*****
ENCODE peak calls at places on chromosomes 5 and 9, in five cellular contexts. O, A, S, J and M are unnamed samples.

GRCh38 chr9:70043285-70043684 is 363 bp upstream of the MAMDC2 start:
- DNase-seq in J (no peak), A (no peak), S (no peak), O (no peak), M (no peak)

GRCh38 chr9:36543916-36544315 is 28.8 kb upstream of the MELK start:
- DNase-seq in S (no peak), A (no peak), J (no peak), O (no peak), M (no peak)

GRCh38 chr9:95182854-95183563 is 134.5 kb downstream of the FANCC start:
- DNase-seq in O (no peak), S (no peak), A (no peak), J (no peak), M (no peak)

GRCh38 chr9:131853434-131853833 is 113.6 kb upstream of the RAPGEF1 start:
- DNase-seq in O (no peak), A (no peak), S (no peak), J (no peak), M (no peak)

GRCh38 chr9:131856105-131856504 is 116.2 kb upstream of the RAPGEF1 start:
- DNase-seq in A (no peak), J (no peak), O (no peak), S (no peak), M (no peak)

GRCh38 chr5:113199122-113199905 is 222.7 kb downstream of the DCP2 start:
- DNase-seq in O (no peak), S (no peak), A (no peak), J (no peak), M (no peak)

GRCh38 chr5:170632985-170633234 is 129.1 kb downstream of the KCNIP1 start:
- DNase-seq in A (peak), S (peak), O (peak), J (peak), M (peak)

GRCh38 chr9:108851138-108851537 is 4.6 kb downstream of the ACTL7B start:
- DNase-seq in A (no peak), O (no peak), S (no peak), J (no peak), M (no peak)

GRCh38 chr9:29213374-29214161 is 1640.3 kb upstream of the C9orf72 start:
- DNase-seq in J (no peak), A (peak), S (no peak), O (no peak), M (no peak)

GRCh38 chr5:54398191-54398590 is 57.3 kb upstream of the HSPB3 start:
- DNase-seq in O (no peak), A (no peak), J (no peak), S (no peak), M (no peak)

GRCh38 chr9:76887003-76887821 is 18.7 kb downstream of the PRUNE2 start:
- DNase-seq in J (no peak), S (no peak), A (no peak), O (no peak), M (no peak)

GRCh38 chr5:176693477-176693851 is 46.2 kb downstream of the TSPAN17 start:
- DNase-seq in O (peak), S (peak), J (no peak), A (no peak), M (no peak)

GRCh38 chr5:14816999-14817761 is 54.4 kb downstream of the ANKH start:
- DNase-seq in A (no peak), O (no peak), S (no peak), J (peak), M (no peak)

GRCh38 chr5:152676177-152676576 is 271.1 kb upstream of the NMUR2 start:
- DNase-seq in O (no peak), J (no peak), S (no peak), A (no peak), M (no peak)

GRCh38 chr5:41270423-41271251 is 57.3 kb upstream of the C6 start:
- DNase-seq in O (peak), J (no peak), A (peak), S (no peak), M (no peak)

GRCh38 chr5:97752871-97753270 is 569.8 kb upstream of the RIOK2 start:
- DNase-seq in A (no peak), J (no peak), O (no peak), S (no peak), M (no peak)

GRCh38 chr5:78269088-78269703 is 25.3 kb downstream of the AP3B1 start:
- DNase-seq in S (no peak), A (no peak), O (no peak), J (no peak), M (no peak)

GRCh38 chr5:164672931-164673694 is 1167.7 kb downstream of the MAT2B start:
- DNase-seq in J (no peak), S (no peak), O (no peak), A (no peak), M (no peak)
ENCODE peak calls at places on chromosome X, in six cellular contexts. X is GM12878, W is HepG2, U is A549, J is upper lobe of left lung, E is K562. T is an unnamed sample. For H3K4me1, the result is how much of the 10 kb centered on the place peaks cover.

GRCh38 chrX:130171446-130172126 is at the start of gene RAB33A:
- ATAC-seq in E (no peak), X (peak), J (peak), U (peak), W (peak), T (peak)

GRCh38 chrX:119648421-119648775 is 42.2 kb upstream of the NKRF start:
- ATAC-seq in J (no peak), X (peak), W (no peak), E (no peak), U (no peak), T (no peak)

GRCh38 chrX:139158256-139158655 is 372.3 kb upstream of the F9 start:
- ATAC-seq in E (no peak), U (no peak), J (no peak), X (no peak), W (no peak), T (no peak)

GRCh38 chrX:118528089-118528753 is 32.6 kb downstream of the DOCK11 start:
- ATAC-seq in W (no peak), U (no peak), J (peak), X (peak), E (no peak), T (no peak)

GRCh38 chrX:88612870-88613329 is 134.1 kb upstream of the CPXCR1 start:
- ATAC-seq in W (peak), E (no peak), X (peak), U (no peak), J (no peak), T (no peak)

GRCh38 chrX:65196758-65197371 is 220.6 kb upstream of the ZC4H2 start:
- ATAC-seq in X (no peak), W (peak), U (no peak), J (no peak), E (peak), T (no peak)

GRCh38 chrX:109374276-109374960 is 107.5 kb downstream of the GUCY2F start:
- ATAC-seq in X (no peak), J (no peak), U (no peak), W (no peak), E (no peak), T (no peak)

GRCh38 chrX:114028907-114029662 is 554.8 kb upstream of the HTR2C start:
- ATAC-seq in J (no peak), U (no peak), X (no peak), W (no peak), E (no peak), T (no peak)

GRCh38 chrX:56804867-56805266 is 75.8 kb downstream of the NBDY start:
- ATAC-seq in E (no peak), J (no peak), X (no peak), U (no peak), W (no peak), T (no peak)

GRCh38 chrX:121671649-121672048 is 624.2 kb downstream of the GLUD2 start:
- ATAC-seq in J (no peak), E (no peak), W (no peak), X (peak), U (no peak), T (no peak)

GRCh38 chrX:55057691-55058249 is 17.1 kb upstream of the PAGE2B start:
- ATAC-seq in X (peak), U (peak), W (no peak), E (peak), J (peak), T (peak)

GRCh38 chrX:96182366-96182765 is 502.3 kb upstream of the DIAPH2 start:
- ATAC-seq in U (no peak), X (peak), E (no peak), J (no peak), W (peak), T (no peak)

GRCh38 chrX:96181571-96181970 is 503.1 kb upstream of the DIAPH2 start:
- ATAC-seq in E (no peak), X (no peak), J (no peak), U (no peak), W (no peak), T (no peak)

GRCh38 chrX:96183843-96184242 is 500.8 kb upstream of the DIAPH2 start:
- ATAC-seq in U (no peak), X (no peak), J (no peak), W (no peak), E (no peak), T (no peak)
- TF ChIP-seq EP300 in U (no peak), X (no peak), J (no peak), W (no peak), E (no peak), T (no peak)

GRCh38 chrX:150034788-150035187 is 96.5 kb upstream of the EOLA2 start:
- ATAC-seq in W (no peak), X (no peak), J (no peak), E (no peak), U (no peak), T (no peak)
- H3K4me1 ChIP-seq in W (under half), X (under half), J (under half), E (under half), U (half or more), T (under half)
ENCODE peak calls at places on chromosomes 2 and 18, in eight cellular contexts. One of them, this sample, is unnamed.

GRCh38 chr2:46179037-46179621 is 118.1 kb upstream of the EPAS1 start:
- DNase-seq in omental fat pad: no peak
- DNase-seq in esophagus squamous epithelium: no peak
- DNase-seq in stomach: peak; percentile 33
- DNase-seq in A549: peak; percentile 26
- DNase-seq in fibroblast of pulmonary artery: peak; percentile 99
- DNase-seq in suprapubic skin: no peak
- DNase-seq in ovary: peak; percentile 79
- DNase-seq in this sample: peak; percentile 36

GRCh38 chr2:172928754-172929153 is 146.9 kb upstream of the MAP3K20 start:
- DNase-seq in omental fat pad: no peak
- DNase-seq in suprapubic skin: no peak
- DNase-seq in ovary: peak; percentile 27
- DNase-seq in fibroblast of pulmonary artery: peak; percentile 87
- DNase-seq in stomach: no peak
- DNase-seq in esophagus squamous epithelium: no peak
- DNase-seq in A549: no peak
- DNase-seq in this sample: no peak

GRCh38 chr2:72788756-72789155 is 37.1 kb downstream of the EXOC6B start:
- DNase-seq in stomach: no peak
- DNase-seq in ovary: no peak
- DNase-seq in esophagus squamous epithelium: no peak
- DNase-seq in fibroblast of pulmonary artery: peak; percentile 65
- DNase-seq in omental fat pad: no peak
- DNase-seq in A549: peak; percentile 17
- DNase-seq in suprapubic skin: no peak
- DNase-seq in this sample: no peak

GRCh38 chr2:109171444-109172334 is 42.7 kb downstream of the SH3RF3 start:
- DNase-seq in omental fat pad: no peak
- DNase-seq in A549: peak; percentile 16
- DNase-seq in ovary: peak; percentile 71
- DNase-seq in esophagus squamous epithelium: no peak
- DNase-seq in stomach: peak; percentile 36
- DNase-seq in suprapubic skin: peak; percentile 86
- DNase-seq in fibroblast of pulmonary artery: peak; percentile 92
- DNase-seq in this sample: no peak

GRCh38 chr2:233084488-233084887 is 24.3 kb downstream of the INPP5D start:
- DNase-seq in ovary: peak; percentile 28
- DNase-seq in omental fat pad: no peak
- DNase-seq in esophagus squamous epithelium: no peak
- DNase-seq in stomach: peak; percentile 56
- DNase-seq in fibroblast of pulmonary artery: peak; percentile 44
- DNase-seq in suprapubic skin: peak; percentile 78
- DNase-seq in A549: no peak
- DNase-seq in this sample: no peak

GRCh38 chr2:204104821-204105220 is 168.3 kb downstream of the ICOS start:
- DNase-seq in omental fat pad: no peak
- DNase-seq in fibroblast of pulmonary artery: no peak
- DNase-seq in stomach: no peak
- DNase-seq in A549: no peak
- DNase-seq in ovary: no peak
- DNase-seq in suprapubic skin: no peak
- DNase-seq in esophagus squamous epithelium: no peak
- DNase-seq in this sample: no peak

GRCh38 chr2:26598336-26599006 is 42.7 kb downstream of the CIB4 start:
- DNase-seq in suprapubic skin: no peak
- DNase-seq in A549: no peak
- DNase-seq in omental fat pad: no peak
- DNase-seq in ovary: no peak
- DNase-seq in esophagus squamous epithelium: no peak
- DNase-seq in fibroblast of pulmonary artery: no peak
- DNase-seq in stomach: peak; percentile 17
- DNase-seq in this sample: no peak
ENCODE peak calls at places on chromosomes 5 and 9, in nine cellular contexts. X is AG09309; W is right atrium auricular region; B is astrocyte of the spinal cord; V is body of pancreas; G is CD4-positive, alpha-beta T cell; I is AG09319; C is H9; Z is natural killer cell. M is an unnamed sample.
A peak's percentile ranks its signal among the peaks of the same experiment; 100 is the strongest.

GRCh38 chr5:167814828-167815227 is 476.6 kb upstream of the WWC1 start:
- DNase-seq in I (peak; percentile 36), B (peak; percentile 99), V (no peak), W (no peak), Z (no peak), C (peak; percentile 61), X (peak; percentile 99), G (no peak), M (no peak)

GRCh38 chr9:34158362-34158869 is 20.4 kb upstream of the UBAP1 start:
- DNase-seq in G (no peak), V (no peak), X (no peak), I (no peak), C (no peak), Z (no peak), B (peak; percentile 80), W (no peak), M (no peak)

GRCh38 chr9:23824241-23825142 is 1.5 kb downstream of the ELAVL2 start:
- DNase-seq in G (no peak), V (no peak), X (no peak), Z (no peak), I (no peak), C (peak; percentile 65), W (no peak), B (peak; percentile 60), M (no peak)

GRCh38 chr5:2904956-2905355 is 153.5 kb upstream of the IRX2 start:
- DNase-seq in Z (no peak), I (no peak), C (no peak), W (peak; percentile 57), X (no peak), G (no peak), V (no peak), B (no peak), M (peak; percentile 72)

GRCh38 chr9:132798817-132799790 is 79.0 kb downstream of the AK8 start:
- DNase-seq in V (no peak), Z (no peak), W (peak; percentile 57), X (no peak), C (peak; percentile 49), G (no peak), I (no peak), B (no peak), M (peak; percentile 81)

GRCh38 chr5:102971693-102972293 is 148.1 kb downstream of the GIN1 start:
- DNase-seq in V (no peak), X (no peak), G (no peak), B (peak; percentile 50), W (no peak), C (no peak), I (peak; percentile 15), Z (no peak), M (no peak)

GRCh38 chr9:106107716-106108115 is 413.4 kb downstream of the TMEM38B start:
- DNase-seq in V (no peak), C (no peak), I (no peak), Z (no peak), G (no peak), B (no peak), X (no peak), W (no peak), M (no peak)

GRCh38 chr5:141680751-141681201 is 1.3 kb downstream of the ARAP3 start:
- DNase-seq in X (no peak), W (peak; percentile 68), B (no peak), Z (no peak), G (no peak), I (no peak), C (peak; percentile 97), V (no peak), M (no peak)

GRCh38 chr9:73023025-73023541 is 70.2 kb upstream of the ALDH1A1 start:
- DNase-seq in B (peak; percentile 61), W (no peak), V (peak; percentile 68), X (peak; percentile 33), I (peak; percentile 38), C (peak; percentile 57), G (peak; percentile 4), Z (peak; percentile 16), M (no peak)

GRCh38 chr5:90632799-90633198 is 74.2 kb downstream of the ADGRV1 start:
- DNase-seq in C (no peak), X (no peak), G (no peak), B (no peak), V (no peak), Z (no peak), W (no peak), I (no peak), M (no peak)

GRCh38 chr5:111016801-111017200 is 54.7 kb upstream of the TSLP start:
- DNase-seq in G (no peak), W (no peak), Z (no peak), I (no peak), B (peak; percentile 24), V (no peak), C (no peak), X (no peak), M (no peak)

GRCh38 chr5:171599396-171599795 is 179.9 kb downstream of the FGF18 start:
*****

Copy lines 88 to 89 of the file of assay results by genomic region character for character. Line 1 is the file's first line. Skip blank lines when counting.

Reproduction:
- DNase-seq in A549: no peak
- DNase-seq in this sample: no peak